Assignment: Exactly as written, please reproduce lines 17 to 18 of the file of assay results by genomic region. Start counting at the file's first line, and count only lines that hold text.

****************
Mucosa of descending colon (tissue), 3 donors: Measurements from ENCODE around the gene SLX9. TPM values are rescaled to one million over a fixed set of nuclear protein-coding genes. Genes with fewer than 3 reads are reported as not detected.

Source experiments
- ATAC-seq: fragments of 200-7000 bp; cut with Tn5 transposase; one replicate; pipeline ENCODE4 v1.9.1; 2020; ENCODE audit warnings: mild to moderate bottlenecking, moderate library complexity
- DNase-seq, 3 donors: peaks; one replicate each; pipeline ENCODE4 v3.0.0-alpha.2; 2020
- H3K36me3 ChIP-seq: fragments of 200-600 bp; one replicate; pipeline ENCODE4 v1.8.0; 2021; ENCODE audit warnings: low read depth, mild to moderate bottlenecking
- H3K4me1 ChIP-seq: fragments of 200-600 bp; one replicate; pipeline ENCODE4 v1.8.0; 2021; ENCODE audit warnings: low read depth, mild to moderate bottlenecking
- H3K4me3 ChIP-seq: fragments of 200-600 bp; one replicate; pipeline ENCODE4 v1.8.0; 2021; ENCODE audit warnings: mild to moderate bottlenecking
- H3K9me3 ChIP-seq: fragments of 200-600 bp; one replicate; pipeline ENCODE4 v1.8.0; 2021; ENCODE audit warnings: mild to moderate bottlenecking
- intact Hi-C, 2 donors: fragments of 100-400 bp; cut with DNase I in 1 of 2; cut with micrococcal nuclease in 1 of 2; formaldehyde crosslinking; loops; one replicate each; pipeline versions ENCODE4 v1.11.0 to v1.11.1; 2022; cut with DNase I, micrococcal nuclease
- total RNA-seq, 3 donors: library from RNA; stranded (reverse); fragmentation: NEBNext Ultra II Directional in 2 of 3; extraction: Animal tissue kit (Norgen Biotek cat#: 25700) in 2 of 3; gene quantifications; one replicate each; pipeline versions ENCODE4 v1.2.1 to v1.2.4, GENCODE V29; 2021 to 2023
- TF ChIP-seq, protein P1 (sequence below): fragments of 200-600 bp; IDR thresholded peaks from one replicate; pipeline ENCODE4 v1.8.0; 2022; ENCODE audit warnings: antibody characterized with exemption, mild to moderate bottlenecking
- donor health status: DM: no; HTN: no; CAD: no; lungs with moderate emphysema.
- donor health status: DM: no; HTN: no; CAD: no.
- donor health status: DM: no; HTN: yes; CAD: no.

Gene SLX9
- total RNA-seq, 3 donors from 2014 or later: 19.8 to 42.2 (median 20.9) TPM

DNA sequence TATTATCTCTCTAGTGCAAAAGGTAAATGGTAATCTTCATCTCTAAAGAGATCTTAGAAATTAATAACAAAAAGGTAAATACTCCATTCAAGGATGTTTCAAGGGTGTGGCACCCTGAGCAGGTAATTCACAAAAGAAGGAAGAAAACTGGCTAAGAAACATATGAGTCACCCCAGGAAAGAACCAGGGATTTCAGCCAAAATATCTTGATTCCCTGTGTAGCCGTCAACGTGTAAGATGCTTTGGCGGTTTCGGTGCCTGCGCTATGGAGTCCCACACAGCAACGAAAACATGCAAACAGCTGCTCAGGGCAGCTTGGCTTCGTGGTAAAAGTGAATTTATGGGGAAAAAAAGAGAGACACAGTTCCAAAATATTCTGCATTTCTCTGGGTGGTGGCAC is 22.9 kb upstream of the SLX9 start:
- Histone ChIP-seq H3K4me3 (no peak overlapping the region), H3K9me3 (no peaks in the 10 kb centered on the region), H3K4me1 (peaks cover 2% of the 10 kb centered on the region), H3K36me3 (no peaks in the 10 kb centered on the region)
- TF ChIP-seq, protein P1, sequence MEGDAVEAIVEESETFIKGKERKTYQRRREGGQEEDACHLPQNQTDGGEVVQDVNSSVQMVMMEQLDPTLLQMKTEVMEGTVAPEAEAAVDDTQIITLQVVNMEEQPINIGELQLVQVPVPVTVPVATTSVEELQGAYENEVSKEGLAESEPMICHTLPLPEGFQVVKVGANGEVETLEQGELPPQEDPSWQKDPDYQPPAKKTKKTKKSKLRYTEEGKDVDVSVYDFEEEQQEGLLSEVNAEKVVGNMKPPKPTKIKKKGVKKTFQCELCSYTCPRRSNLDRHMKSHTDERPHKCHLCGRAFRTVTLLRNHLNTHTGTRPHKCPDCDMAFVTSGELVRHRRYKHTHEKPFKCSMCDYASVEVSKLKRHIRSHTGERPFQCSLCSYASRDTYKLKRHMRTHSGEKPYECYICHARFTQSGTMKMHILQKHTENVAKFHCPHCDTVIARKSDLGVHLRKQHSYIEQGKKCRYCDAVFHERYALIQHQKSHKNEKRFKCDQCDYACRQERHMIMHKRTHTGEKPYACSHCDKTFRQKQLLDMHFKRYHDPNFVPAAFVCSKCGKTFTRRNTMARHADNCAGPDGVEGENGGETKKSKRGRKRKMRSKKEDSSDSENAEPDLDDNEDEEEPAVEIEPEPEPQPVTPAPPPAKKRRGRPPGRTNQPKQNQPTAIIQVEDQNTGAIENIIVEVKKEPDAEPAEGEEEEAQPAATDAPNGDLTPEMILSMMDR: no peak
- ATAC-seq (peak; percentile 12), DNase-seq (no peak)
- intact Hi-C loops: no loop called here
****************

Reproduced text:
DNA sequence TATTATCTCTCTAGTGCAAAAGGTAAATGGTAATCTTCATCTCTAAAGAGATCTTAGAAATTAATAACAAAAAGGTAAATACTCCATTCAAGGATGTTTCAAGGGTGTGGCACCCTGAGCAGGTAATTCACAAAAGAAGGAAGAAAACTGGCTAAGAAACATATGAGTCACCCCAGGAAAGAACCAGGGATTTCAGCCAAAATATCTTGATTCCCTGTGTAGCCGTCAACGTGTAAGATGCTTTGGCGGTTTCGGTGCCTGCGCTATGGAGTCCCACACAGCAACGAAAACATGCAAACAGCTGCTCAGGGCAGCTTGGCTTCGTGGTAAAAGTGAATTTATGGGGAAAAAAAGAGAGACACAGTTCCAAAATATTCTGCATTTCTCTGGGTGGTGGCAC is 22.9 kb upstream of the SLX9 start:
- Histone ChIP-seq H3K4me3 (no peak overlapping the region), H3K9me3 (no peaks in the 10 kb centered on the region), H3K4me1 (peaks cover 2% of the 10 kb centered on the region), H3K36me3 (no peaks in the 10 kb centered on the region)